French airliner attack relatives want Koussa hearing

PARIS (Reuters) – Former Libyan foreign minister Moussa Koussa should be questioned over a 1989 airliner bombing in Niger that killed 170 people including 54 French nationals, relatives of the victims said on Friday.

In a statement, families of those aboard the UTA DC10 flight asked the French prosecutor’s anti-terrorism office to question Koussa, saying he could provide new information on the case after having defected and arriving in Britain on Wednesday.

Koussa, also the former spy chief for Muammar Gaddafi, parted ways with the Libyan leader over what an associate of Koussa’s called Gaddafi’s attacks on civilians in a six-week-old conflict with rebels.

“Moussa Koussa could have new revelations on the bombing carried out by Libya that could lead to the discovery of new people involved,” an association for families of passengers on the doomed plane said in a statement.

Separately, Scottish authorities said on Thursday they wanted to interview Koussa over the 1988 bombing of a Pan Am airliner over Lockerbie that killed 270 people.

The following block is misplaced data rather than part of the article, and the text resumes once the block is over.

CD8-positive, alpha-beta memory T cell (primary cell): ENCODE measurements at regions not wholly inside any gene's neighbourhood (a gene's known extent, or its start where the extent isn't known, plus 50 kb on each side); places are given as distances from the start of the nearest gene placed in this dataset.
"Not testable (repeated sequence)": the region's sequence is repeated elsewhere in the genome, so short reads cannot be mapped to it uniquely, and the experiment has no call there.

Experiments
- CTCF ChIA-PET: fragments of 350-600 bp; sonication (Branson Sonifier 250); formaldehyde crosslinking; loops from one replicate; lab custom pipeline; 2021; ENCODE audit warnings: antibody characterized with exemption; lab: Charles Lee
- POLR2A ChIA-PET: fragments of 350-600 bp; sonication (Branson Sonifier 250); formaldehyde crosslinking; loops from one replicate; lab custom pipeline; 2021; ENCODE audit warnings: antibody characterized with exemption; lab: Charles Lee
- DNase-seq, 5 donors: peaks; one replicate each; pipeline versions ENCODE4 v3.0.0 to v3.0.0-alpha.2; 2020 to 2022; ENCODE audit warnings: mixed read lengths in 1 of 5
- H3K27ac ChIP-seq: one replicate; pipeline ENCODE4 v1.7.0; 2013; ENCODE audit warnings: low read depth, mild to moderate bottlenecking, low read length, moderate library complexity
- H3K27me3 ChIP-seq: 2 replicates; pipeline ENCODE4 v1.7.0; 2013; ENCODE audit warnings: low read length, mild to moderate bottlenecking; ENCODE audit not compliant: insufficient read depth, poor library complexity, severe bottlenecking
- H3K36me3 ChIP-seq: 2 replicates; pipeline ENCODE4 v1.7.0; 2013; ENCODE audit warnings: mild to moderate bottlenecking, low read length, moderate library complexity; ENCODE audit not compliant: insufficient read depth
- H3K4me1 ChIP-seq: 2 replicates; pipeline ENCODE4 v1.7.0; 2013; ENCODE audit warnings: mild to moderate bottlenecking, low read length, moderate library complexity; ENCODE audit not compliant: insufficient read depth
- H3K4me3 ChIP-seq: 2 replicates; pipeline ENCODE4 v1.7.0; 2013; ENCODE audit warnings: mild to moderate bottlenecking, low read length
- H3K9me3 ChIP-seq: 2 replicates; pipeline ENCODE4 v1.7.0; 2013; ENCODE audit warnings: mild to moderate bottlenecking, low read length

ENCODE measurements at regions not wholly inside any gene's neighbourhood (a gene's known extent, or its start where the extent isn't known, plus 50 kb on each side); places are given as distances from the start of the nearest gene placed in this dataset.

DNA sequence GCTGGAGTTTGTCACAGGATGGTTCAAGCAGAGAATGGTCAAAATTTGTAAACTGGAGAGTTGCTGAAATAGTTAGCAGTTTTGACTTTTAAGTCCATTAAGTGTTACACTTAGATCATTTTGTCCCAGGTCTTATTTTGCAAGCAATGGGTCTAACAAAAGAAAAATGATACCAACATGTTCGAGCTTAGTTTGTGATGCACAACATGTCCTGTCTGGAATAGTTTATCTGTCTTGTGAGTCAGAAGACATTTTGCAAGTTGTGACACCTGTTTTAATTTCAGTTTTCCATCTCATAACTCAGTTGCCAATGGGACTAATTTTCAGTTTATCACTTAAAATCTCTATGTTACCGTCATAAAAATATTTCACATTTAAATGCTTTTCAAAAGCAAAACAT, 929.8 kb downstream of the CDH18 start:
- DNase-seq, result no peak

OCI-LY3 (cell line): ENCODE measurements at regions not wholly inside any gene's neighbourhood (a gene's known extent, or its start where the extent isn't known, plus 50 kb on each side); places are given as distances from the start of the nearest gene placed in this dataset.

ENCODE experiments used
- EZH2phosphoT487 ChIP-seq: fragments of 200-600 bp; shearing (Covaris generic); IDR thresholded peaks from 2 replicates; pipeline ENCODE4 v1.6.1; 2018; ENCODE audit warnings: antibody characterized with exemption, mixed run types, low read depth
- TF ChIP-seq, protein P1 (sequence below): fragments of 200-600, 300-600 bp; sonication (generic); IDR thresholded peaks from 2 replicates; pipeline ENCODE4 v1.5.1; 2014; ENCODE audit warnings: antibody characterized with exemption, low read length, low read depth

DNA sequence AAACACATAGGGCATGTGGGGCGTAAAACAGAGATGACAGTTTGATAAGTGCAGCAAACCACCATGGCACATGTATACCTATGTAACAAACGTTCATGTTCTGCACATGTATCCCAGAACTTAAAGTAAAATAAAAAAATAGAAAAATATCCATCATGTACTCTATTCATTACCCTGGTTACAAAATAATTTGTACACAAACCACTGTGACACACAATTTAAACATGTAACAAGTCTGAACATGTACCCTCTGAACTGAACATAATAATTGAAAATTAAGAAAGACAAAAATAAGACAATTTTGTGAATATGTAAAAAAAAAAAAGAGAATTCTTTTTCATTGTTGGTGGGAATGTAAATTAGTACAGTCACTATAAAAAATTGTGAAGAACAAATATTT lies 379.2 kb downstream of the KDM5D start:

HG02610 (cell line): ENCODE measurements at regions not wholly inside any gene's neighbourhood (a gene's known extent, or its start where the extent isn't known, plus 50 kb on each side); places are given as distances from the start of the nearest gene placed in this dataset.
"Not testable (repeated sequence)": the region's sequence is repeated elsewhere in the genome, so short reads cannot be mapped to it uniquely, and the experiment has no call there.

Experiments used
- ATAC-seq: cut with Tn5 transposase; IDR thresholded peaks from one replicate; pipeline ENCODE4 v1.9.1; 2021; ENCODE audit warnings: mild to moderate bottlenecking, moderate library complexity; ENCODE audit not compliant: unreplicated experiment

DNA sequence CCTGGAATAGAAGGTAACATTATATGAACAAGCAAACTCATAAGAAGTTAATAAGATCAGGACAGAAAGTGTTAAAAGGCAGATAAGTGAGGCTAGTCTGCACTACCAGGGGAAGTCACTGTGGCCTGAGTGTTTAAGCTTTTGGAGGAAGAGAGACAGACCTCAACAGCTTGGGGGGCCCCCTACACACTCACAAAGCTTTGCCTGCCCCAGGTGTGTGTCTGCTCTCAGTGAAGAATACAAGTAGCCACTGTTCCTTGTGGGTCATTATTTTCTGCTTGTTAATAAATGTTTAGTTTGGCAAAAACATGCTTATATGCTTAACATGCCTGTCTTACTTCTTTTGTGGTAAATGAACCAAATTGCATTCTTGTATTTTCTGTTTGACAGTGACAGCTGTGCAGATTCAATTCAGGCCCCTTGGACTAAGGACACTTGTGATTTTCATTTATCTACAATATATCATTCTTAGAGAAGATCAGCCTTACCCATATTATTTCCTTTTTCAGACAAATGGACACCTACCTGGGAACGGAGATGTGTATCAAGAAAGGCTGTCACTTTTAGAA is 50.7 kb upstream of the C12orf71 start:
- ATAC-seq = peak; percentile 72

Six Libyans were convicted in absentia by a Paris court in 1999 to life imprisonment for the UTA bombing. They included Gaddafi’s brother-in-law Abdullah Sanusi, the country’s head of military intelligence. Koussa was a witness at the trial.

The Paris prosecutor did not immediately comment on the relatives’ statement.

According to the original French findings, Libyan intelligence services carried out the attack by planting a bomb in the suitcases of one of the passengers.

In 2004, France agreed to lift international sanctions on Libya after the Gaddafi Foundation committed to paying $1 million in compensation to the families of the victims.

(Reporting by John Irish and Thierry Leveque; editing by Mark Heinrich)

French airliner attack relatives want Koussa hearing